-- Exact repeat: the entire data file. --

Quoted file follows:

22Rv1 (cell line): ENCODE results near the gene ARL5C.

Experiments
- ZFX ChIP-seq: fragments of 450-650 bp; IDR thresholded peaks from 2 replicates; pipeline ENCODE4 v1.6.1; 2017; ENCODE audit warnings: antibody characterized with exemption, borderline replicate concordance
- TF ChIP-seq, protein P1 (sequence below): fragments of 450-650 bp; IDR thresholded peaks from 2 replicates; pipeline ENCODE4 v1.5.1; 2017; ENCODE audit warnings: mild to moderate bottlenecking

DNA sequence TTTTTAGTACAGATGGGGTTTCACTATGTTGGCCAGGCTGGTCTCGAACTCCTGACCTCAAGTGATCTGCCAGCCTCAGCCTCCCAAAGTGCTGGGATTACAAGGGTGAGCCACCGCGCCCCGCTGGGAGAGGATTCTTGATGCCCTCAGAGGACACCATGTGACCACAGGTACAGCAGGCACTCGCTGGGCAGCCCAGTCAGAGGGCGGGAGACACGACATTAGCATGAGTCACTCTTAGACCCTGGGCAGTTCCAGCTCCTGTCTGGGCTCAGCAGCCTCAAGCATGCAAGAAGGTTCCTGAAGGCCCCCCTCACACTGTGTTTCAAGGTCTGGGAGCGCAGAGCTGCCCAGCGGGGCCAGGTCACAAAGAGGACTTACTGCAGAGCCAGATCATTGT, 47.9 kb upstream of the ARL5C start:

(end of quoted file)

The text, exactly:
22Rv1 (cell line): ENCODE results near the gene ARL5C.

Experiments
- ZFX ChIP-seq: fragments of 450-650 bp; IDR thresholded peaks from 2 replicates; pipeline ENCODE4 v1.6.1; 2017; ENCODE audit warnings: antibody characterized with exemption, borderline replicate concordance
- TF ChIP-seq, protein P1 (sequence below): fragments of 450-650 bp; IDR thresholded peaks from 2 replicates; pipeline ENCODE4 v1.5.1; 2017; ENCODE audit warnings: mild to moderate bottlenecking

DNA sequence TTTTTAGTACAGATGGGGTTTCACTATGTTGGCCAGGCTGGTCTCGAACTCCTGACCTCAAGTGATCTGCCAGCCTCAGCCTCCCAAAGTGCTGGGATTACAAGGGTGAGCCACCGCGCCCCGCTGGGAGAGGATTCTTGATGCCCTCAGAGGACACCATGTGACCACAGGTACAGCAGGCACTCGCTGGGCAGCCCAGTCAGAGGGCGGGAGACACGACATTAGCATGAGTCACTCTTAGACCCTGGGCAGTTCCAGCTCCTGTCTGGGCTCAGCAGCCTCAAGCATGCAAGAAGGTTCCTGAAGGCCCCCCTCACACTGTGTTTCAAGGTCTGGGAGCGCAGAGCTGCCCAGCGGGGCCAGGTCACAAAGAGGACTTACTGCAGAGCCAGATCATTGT, 47.9 kb upstream of the ARL5C start: